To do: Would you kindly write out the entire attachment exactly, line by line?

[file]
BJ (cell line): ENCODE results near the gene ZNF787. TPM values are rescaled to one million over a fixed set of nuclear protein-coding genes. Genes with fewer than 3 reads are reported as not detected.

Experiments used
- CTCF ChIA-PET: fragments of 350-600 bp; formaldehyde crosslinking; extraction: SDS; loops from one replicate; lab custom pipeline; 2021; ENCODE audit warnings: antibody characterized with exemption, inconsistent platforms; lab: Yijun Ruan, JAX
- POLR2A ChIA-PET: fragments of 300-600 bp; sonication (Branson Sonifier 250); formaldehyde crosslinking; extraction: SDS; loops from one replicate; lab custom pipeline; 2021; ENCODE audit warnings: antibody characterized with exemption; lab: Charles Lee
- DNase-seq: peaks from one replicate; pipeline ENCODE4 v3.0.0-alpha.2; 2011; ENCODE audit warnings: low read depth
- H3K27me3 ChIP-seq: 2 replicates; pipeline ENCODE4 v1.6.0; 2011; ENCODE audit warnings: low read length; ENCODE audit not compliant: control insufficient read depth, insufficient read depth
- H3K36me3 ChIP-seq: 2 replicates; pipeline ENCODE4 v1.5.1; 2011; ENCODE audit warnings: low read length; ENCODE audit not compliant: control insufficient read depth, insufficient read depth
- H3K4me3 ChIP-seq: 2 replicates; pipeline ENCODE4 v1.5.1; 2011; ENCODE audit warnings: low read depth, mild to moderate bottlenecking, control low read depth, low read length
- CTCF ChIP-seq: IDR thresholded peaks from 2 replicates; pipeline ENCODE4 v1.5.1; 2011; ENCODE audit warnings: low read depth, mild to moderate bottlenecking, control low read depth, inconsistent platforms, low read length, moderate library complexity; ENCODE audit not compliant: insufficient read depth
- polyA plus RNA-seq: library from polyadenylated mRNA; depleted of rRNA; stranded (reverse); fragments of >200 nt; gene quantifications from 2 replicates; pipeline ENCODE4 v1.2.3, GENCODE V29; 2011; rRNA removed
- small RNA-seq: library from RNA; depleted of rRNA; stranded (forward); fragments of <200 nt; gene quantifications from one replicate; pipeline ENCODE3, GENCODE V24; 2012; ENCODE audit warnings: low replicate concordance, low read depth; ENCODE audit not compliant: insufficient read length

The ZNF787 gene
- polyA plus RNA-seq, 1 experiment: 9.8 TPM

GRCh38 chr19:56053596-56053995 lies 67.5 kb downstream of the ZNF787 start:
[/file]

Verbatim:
BJ (cell line): ENCODE results near the gene ZNF787. TPM values are rescaled to one million over a fixed set of nuclear protein-coding genes. Genes with fewer than 3 reads are reported as not detected.

Experiments used
- CTCF ChIA-PET: fragments of 350-600 bp; formaldehyde crosslinking; extraction: SDS; loops from one replicate; lab custom pipeline; 2021; ENCODE audit warnings: antibody characterized with exemption, inconsistent platforms; lab: Yijun Ruan, JAX
- POLR2A ChIA-PET: fragments of 300-600 bp; sonication (Branson Sonifier 250); formaldehyde crosslinking; extraction: SDS; loops from one replicate; lab custom pipeline; 2021; ENCODE audit warnings: antibody characterized with exemption; lab: Charles Lee
- DNase-seq: peaks from one replicate; pipeline ENCODE4 v3.0.0-alpha.2; 2011; ENCODE audit warnings: low read depth
- H3K27me3 ChIP-seq: 2 replicates; pipeline ENCODE4 v1.6.0; 2011; ENCODE audit warnings: low read length; ENCODE audit not compliant: control insufficient read depth, insufficient read depth
- H3K36me3 ChIP-seq: 2 replicates; pipeline ENCODE4 v1.5.1; 2011; ENCODE audit warnings: low read length; ENCODE audit not compliant: control insufficient read depth, insufficient read depth
- H3K4me3 ChIP-seq: 2 replicates; pipeline ENCODE4 v1.5.1; 2011; ENCODE audit warnings: low read depth, mild to moderate bottlenecking, control low read depth, low read length
- CTCF ChIP-seq: IDR thresholded peaks from 2 replicates; pipeline ENCODE4 v1.5.1; 2011; ENCODE audit warnings: low read depth, mild to moderate bottlenecking, control low read depth, inconsistent platforms, low read length, moderate library complexity; ENCODE audit not compliant: insufficient read depth
- polyA plus RNA-seq: library from polyadenylated mRNA; depleted of rRNA; stranded (reverse); fragments of >200 nt; gene quantifications from 2 replicates; pipeline ENCODE4 v1.2.3, GENCODE V29; 2011; rRNA removed
- small RNA-seq: library from RNA; depleted of rRNA; stranded (forward); fragments of <200 nt; gene quantifications from one replicate; pipeline ENCODE3, GENCODE V24; 2012; ENCODE audit warnings: low replicate concordance, low read depth; ENCODE audit not compliant: insufficient read length

The ZNF787 gene
- polyA plus RNA-seq, 1 experiment: 9.8 TPM

GRCh38 chr19:56053596-56053995 lies 67.5 kb downstream of the ZNF787 start: